I believe that there is a current bill that can be enacted by parliament, the ETPIMs Bill. This Bill would introduce an additional security measure which could be placed on individuals: the Enhanced TPIM (ETPIM).

      The conditions that must be met before the Government can impose an Enhanced TPIM are more stringent than under the current regime – the legal test to be met before imposition from “reasonable belief” under a TPIM to “balance of probabilities” under an ETPIM. That test is one that should necessarily require judicial oversight i.e. court authorisation.

      Individuals under an ETPIM can be prohibited from entering a defined area and from associating with any individual without the Secretary of State’s prior permission; and would allow the Secretary of State to require an individual to reside at any residence specified by the Government (i.e. relocation as with the now defunct control orders), unlike the existing TPIMs Act, which makes no such provision.

      The introduction of EPTIM’s specifically in response to threat of terrorism from known members of terrorist groups would allow for a period of rehabilitation and reintegration to be undertaken outside the UK (with UN or UK charitable and humanitarian programs in the refugee camps bordering Syria) . A temporary restriction on re-entry to the UK, pending a period of reintegration, may serve as an adequate and effective protection for the public from this threat while avoiding the more permanent and draconian measure of loss of citizenship.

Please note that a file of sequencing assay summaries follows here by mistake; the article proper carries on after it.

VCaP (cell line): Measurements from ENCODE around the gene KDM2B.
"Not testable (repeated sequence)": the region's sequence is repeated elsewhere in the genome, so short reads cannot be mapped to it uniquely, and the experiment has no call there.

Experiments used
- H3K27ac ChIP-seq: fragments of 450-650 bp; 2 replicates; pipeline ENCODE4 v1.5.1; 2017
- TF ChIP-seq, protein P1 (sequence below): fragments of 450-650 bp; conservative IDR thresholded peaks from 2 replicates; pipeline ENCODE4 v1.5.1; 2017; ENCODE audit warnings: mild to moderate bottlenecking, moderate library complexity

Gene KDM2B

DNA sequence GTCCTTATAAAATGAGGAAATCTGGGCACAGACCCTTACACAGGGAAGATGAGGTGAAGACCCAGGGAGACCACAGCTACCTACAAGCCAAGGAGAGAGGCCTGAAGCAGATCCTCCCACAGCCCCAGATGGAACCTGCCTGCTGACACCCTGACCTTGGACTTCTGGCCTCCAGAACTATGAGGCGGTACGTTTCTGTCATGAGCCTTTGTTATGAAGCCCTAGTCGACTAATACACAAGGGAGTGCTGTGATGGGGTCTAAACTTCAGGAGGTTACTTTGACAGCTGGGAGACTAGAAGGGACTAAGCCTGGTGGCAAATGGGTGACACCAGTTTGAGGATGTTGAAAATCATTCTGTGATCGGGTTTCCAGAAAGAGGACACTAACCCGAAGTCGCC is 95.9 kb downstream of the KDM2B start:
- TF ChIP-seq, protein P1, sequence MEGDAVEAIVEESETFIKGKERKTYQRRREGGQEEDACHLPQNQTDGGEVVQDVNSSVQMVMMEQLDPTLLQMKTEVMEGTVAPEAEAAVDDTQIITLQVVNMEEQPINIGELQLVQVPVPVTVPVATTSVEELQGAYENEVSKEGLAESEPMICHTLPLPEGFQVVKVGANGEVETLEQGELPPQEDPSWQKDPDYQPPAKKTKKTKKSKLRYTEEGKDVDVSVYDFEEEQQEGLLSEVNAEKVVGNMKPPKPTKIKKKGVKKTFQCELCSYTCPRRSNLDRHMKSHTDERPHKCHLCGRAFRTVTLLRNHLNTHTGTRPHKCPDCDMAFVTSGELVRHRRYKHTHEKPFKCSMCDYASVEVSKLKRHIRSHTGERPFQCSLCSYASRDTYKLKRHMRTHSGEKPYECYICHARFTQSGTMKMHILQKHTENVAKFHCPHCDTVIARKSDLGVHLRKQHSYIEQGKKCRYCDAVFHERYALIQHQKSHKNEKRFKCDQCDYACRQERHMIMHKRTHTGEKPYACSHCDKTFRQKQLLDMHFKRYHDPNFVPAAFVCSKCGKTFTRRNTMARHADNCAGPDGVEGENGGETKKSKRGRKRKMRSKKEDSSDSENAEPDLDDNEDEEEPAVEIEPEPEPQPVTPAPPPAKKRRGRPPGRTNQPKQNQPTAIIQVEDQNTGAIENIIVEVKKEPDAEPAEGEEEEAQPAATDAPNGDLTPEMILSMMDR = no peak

• Meral Hussein Ece 10th May '14 - 6:36pm

      @ Charles Rothwell is absolutely correct. This measure was introduced to the Immigration Bill at the last minute. While going through Lords where it received a thorough scrutiny, it was clear it would have little impact, and was more about playing to the right wing media. It was defeated in the Lords, with many Lib Dem peers voting against the government ( myself included), and many more abstaining. If individuals were to be rendered stateless , – putting the UK on a parr with countries like Zimbabwe, the state would still have to take responsibility for that individual, despite losing their passport and right to vote. Where would they go? No other country would give them citizenship. The Lords amendment which was overwhelmingly supported by a majority of 98, was to ensure this proposal received thorough scrutiny from a Commons/ Lords joint committee. It’s coming back to the Lords next week, and we await to see what the government concession will look like when presented there.